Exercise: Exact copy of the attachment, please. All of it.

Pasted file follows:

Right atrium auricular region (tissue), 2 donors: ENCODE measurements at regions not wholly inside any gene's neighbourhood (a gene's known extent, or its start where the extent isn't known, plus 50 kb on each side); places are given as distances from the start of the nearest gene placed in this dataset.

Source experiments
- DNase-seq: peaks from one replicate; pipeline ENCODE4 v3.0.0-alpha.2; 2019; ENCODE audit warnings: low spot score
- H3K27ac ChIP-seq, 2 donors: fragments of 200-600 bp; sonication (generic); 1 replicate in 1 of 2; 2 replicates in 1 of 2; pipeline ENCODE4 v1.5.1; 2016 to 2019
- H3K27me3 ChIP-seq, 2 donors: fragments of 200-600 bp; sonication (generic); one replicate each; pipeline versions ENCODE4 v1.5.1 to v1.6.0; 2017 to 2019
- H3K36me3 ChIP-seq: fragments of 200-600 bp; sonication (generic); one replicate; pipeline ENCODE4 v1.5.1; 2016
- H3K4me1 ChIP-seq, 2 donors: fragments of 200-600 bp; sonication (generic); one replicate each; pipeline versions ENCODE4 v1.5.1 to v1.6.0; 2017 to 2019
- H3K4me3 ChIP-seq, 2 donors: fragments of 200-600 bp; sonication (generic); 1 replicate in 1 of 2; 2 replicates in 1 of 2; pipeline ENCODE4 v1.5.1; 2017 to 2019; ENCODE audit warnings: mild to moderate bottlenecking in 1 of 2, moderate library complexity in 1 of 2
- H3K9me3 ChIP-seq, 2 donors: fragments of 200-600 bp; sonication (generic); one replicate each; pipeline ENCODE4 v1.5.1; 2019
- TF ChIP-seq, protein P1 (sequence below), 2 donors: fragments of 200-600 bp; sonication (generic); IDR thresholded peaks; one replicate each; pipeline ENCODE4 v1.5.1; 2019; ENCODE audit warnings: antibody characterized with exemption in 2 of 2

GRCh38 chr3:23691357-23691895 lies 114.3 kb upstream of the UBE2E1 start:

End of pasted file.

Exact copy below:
Right atrium auricular region (tissue), 2 donors: ENCODE measurements at regions not wholly inside any gene's neighbourhood (a gene's known extent, or its start where the extent isn't known, plus 50 kb on each side); places are given as distances from the start of the nearest gene placed in this dataset.

Source experiments
- DNase-seq: peaks from one replicate; pipeline ENCODE4 v3.0.0-alpha.2; 2019; ENCODE audit warnings: low spot score
- H3K27ac ChIP-seq, 2 donors: fragments of 200-600 bp; sonication (generic); 1 replicate in 1 of 2; 2 replicates in 1 of 2; pipeline ENCODE4 v1.5.1; 2016 to 2019
- H3K27me3 ChIP-seq, 2 donors: fragments of 200-600 bp; sonication (generic); one replicate each; pipeline versions ENCODE4 v1.5.1 to v1.6.0; 2017 to 2019
- H3K36me3 ChIP-seq: fragments of 200-600 bp; sonication (generic); one replicate; pipeline ENCODE4 v1.5.1; 2016
- H3K4me1 ChIP-seq, 2 donors: fragments of 200-600 bp; sonication (generic); one replicate each; pipeline versions ENCODE4 v1.5.1 to v1.6.0; 2017 to 2019
- H3K4me3 ChIP-seq, 2 donors: fragments of 200-600 bp; sonication (generic); 1 replicate in 1 of 2; 2 replicates in 1 of 2; pipeline ENCODE4 v1.5.1; 2017 to 2019; ENCODE audit warnings: mild to moderate bottlenecking in 1 of 2, moderate library complexity in 1 of 2
- H3K9me3 ChIP-seq, 2 donors: fragments of 200-600 bp; sonication (generic); one replicate each; pipeline ENCODE4 v1.5.1; 2019
- TF ChIP-seq, protein P1 (sequence below), 2 donors: fragments of 200-600 bp; sonication (generic); IDR thresholded peaks; one replicate each; pipeline ENCODE4 v1.5.1; 2019; ENCODE audit warnings: antibody characterized with exemption in 2 of 2

GRCh38 chr3:23691357-23691895 lies 114.3 kb upstream of the UBE2E1 start: